In June 1932, Escher was commissioned by the Dutch Historical Institute in Rome. The institute wanted to devote attention to a church whose visibility was threatened by the emerging new building sites in the capital. In the lithograph that Escher produced of San Michele dei Frisoni (the Frisian Church), he allows himself a considerable degree of artistic licence. He does not depict the current version of the church (built in 1141). Instead he portrayed the original version, which was destroyed by the Normans in 1084 during the Investiture Controversy. This controversy is known as the conflict between the Holy Roman Emperor Henry IV and the then pope Gregory VII.
Creating his own vision
At that time, St. Peter’s Square, Bernini’s colonnades, the Apostolic Palace, St. Peter’s itself, and the other Vatican buildings in the background did not exist. Incidentally, this correction of reality was in line with the way in which Escher almost always worked during this period. He would produce a drawing or take a photograph of a landscape and mould that landscape as he saw fit in the print he produced of it. The intervention in San Michele dei Frisoni is both radical and modest—the church he depicts in the print may not exist, but the rest is a faithful rendering. A striking feature of the print is the contrast between the bold main subject and the much lighter buildings behind. Escher really puts the old Frisian church on a pedestal.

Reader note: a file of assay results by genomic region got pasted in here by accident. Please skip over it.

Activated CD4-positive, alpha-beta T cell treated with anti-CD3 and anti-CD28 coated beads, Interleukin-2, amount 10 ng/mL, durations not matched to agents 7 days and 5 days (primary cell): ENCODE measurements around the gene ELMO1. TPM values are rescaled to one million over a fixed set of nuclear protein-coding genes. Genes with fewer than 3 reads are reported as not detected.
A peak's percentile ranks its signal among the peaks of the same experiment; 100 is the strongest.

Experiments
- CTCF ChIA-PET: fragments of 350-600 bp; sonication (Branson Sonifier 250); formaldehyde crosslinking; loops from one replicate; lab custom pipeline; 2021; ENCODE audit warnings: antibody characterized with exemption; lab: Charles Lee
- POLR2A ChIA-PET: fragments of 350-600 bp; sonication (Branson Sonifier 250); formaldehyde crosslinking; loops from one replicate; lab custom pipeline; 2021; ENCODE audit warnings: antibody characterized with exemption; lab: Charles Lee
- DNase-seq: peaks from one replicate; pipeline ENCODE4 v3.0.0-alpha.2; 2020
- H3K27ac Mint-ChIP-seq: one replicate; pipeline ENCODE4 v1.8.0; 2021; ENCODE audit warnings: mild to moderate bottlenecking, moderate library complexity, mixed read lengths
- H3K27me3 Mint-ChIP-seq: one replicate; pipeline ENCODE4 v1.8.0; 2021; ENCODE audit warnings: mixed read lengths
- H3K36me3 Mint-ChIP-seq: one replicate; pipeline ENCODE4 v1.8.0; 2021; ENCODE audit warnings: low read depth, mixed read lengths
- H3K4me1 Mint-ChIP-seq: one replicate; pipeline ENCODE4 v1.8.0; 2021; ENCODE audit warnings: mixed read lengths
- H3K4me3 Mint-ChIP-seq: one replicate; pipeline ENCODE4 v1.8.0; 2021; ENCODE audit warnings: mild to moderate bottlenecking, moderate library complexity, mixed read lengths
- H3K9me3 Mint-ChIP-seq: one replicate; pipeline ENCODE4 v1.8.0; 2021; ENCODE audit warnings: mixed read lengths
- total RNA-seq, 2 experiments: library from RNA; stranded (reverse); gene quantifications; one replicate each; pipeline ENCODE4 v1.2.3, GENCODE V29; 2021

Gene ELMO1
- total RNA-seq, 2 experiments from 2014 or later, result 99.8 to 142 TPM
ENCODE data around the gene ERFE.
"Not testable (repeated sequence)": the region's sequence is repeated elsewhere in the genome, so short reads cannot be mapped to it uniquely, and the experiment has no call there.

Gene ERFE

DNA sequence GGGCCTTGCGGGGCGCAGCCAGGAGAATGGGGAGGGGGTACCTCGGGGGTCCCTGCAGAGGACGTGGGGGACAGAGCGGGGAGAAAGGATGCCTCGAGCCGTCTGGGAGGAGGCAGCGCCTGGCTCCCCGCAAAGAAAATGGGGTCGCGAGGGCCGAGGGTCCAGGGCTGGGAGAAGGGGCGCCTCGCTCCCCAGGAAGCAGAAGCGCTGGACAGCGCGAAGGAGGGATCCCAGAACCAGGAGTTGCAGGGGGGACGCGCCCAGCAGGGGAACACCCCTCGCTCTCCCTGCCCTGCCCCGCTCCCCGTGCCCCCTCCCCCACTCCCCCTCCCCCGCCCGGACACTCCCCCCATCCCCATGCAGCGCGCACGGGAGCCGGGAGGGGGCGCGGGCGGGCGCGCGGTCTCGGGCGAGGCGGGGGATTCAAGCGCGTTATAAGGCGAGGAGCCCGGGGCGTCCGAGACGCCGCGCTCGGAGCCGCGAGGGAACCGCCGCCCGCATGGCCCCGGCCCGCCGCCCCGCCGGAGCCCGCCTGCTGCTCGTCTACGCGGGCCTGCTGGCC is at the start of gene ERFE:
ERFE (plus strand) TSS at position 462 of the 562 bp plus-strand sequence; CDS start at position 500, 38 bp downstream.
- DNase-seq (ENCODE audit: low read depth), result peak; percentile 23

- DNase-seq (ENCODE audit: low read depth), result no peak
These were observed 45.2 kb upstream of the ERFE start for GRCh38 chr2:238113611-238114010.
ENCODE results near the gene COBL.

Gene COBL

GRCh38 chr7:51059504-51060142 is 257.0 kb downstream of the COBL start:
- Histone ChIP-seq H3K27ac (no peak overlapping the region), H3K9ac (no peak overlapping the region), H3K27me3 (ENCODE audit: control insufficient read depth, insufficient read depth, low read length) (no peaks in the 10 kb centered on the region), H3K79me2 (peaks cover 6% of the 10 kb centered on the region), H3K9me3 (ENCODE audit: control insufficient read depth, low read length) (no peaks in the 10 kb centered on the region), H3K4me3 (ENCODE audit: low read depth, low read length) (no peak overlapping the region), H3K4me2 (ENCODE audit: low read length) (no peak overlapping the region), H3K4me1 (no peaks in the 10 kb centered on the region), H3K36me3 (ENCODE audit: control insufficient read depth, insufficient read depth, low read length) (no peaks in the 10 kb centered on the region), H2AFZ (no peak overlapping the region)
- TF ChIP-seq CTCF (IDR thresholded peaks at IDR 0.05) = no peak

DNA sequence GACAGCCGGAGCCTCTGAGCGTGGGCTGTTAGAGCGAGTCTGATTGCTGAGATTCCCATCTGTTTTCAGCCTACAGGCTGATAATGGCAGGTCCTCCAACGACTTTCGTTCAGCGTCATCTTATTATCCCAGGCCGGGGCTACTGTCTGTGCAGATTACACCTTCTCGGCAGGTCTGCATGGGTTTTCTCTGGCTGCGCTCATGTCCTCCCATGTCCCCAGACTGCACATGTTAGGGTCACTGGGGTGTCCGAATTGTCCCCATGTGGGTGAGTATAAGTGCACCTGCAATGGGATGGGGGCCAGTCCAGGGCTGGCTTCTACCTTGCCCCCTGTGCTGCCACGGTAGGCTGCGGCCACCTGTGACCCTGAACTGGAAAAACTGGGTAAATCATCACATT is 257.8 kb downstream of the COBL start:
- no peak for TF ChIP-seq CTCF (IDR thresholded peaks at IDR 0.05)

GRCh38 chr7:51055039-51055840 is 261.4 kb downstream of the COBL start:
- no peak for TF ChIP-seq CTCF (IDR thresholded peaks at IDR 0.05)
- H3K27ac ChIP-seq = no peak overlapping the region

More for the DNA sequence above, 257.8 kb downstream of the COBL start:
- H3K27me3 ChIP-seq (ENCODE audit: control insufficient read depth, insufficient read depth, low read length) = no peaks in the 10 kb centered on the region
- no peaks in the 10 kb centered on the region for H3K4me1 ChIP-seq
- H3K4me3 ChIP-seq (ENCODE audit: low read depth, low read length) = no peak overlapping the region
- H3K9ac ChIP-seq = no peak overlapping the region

Traditionally, the Frisians were residents of the entire coastal area of the Netherlands, North Flanders and the coastal area of Germany from the North Sea to Denmark. All residents from these areas were given a place in Rome where they could go on their pilgrimage to the Holy City. That became the Frisian Church. The current version of the Frisian Church is over 800 years old. The church building (also known under the Italian name Santi Michele e Magno) was built in 1141 against one of the Roman hills, the Janiculus, which borders St. Peter’s Square. Building a church with surrounding houses for a specific group was very common at the time. Catholic Lombards also had their own district in Rome, as did the Saxons and the Franks. In the course of the centuries all their churches were lost, while the Frisian church is still there. When all buildings at the bottom of the hill were demolished for the construction of St. Peter’s in the 16th century, the Frisian Church was spared thanks to its location (just up the hill). Nowadays, a celebration of the Eucharist in Dutch is performed every Sunday, while the Dutch tricolour and the Frisian flag can be seen next to the organ.